Julia – Daughter

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Daughter of Augustus
Wife of Agrippa
Mother of Gaius & Lucius

Julia was the only child of Augustus and his first wife, Scribonia. She was born in 39 BC and initially was the source of great enjoyment and pride to her father. After a fairly normal childhood, Julia was married toMarcus Claudius Marcellus in 25 BC. Unfortunately, Marcellus died two years later in 23 BC. Augustus then married her for political purposes to his good friend Agrippa in 21 BC with whom she bore five children – Gaius, Lucius, Agrippa Postumous, Julia the younger and the notable Agrippina, who would ultimately bare the future Emperor Caligula.

Following the death of her second husband, Agrippa, Augustus once again married her off in 11 BC for political purposes but this time to the son of his wife Livia, the future Emperor Tiberius. While according to Seutonius, Julia had long been lusting after Tiberius, the feeling was not mutual. Tiberius was ordered to divorce his wife Vipsania, to whom he was truly devoted. The union turned from cold to outright hostile following the stillborn birth of a child at Aquileia. Tiberius refused to have anything to do with her and in 6 BC chose to retire to Rhodes.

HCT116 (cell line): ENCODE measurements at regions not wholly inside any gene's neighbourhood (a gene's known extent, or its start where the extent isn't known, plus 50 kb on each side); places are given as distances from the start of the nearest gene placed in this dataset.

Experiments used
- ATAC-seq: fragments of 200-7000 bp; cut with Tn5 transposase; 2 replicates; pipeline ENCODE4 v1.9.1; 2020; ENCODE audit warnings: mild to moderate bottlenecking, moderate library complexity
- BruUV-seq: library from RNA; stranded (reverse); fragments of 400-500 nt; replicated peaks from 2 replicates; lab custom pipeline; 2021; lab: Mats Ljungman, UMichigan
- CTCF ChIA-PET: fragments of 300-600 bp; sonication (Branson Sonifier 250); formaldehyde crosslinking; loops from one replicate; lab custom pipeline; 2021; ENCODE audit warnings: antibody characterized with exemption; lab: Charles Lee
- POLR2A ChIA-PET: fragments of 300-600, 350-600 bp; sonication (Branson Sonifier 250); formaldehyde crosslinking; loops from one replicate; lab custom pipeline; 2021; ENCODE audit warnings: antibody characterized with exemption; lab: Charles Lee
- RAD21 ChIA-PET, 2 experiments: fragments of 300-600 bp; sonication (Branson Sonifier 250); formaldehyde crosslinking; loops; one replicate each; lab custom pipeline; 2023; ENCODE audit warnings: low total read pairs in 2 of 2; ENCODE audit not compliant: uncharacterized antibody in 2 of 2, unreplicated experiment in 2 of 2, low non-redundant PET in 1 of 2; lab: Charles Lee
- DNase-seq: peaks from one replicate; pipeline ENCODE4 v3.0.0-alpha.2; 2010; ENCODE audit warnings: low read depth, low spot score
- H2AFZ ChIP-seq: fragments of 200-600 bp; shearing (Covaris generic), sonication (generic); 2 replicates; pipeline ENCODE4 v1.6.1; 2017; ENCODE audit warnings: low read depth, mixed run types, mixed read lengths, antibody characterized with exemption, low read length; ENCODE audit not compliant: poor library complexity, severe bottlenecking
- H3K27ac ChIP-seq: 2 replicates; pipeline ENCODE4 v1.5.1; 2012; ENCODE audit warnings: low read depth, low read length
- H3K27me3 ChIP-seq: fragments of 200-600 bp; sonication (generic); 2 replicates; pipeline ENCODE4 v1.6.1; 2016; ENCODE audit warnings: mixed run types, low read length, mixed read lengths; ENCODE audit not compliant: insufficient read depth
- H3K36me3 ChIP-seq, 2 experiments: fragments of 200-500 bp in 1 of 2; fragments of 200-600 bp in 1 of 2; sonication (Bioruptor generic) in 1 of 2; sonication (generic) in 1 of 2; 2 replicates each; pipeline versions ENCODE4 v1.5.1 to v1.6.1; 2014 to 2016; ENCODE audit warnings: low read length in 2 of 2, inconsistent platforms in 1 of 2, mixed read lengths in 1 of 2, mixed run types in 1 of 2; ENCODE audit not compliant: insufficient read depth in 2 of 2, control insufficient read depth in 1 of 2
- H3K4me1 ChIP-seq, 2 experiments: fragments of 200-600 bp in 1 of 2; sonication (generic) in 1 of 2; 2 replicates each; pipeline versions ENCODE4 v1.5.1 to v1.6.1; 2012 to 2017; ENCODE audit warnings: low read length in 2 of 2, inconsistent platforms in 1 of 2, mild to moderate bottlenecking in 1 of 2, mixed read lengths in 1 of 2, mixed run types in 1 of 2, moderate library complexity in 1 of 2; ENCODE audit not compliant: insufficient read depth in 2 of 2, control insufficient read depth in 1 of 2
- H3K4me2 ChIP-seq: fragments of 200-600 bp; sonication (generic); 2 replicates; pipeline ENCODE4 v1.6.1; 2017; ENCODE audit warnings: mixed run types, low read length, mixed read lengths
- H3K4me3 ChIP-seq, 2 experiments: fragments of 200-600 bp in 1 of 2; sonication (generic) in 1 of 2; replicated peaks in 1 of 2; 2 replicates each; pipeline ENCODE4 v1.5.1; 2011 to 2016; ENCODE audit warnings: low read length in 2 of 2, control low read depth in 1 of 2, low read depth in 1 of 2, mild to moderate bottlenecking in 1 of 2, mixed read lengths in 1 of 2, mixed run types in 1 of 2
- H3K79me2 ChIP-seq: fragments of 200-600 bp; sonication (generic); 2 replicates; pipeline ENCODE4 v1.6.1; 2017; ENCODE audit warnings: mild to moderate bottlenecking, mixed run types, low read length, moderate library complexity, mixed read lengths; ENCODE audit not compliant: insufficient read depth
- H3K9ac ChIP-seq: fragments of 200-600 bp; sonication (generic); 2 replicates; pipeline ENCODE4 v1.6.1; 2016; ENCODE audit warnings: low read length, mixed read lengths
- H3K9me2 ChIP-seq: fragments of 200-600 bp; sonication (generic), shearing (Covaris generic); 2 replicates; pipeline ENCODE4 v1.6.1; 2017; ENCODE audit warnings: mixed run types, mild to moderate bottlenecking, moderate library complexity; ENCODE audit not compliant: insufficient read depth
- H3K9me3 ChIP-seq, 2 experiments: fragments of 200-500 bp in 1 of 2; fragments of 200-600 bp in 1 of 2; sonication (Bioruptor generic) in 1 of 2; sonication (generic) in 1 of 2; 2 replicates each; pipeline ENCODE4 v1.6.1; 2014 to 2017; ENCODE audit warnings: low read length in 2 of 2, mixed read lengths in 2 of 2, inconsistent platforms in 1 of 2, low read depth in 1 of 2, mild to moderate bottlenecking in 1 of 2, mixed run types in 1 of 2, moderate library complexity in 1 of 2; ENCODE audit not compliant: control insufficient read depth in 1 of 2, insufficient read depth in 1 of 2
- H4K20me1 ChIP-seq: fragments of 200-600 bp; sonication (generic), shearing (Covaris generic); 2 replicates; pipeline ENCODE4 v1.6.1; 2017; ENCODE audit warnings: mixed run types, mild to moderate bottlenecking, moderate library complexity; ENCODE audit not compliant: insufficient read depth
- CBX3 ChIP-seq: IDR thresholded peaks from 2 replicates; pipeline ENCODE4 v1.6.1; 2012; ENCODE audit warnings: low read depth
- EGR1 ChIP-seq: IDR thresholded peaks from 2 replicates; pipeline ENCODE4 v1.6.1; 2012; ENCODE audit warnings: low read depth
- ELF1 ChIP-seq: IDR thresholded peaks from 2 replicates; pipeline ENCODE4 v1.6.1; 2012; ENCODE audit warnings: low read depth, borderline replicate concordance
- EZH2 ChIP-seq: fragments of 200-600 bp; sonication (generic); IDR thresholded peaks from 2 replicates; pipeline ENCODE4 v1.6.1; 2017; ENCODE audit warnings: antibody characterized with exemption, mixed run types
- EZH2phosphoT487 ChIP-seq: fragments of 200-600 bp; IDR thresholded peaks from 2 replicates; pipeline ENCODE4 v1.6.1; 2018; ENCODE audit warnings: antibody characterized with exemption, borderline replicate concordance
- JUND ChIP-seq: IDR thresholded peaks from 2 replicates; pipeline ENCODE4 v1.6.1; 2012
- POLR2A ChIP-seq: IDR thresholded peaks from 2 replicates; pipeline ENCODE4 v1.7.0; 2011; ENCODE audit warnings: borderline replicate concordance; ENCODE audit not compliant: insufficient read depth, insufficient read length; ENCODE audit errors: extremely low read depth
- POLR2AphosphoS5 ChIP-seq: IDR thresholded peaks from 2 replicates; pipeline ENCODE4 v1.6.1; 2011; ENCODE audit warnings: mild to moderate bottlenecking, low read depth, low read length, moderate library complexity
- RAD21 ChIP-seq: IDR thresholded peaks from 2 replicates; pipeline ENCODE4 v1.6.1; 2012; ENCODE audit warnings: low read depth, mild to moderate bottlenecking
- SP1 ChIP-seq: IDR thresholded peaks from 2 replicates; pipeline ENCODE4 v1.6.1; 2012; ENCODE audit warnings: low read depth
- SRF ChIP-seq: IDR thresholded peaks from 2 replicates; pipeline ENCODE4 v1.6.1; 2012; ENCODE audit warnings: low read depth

While Julia had a reputation for good humor and kindness, she also apparently had quite a lust for sexual exploits. Her adulteries were so numerous that hardly anyone in Rome was unaware of her new found reputation, with the exception of her father Augustus. Despite the widespread rumors, Augustus found it impossible to believe that his daughter would engage in such behaviour. Finally, in 2 BC, Augustus became convinced by an investigation which uncovered her affairs with quite a large group of men including tribunes and Julius Antonius, one of the sons of Marc Antony.

Julia quickly found herself the center of one of the greatest scandals in Rome history, perhaps only second to that of Messalina, wife of Claudius.

Augustus banished her to the island of Pandateria with her mother Scribonia. Julia managed to survive for several years until 3 AD when Augustus transferred her to Rhegium due to a public outcry. Augustus was so disappointed in her that he prescribed in his will that upon her death, she was not to be buried in his mausoleum. When Tiberius came to power, he put a stop to all comforts and gifts. She died of exhaustion and malnutrition in late 14 AD.

Monetary System


finest known silver denarius Augustus/Julia

Mints: Alexandria, Antioch, Arelate, Constantinople, Cyzicus, Heraclea, London, Lugdunum, Nicomedia, Rome, Siscia, Sirmium, Thessalonica, Ticinum, Treveri

Obverse Legends:



AR Denarius [with Augustus (3.54 grams)]


                AE19  Mysia  w/Livia

Monetary History of the World
© Martin A. Armstrong